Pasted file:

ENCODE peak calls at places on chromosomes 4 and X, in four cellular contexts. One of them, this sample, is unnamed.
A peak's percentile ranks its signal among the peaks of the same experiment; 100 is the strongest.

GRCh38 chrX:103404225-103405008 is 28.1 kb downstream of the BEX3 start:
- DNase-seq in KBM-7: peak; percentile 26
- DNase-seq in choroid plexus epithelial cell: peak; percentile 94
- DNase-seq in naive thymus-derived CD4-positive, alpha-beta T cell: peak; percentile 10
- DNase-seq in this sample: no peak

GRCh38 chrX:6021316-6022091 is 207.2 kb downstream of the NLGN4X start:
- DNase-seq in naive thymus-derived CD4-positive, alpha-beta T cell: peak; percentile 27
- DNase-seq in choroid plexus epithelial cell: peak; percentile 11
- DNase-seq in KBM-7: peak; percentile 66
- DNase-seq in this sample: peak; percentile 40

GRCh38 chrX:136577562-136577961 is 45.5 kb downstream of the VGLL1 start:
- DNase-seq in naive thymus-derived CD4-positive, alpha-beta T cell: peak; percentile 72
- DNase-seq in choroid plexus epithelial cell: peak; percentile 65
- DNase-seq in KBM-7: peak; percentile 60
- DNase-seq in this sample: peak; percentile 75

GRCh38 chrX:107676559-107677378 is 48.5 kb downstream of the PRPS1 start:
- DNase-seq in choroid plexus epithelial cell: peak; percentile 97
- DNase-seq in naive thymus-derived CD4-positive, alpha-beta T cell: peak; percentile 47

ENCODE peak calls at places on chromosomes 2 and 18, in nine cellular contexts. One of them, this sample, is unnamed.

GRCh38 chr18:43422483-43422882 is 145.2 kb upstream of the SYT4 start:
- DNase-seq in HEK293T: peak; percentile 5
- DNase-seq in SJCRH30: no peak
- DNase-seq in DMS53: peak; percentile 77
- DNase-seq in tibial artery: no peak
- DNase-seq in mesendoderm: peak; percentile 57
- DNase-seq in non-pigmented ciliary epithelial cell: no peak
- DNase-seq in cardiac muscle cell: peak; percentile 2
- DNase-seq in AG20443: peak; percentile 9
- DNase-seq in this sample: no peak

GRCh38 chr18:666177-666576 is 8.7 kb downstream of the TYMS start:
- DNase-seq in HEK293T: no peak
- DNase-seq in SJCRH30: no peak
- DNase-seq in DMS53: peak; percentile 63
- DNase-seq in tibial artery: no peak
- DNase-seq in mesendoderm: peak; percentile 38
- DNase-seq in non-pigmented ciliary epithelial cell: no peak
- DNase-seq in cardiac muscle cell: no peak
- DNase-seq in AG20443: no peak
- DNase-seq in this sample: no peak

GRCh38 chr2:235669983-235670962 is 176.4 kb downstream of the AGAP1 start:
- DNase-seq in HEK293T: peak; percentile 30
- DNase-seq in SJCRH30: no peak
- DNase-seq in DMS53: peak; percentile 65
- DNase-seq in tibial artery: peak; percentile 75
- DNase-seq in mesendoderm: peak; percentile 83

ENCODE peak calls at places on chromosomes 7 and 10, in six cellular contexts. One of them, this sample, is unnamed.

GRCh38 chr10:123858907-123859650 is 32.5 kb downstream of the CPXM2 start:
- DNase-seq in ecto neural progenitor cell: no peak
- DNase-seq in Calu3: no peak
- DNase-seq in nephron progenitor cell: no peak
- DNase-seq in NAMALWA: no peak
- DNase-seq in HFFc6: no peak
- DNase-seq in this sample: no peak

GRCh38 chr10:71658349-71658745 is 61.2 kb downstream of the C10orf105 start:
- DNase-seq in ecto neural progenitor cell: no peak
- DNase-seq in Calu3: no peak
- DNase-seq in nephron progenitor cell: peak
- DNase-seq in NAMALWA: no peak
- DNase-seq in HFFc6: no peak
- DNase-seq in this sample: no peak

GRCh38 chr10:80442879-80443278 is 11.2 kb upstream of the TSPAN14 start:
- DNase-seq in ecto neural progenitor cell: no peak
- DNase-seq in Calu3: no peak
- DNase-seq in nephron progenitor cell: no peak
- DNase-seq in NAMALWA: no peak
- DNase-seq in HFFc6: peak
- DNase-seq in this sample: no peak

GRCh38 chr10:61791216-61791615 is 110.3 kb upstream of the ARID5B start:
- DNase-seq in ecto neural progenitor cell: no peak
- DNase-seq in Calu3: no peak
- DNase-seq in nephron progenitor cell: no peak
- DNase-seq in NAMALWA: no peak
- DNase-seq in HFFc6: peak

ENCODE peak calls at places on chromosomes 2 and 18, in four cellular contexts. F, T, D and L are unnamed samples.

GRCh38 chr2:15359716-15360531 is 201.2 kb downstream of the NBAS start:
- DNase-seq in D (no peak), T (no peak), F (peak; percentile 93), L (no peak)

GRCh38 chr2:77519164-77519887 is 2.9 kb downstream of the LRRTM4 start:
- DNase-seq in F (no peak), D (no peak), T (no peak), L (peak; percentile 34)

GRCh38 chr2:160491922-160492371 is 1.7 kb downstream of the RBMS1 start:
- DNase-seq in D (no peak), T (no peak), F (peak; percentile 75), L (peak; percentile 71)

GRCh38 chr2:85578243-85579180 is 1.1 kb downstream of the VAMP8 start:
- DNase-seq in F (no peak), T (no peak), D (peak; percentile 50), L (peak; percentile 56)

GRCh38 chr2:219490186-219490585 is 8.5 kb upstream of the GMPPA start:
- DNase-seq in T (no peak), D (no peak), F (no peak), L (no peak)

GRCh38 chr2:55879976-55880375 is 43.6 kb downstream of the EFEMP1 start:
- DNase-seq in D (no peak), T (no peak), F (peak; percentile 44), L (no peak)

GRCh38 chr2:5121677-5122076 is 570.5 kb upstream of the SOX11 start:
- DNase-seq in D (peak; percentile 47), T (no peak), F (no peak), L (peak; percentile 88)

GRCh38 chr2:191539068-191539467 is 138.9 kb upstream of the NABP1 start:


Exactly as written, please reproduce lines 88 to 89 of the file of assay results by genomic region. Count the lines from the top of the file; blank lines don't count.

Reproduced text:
- DNase-seq in D (no peak), T (no peak), F (peak; percentile 44), L (no peak)

GRCh38 chr2:5121677-5122076 is 570.5 kb upstream of the SOX11 start: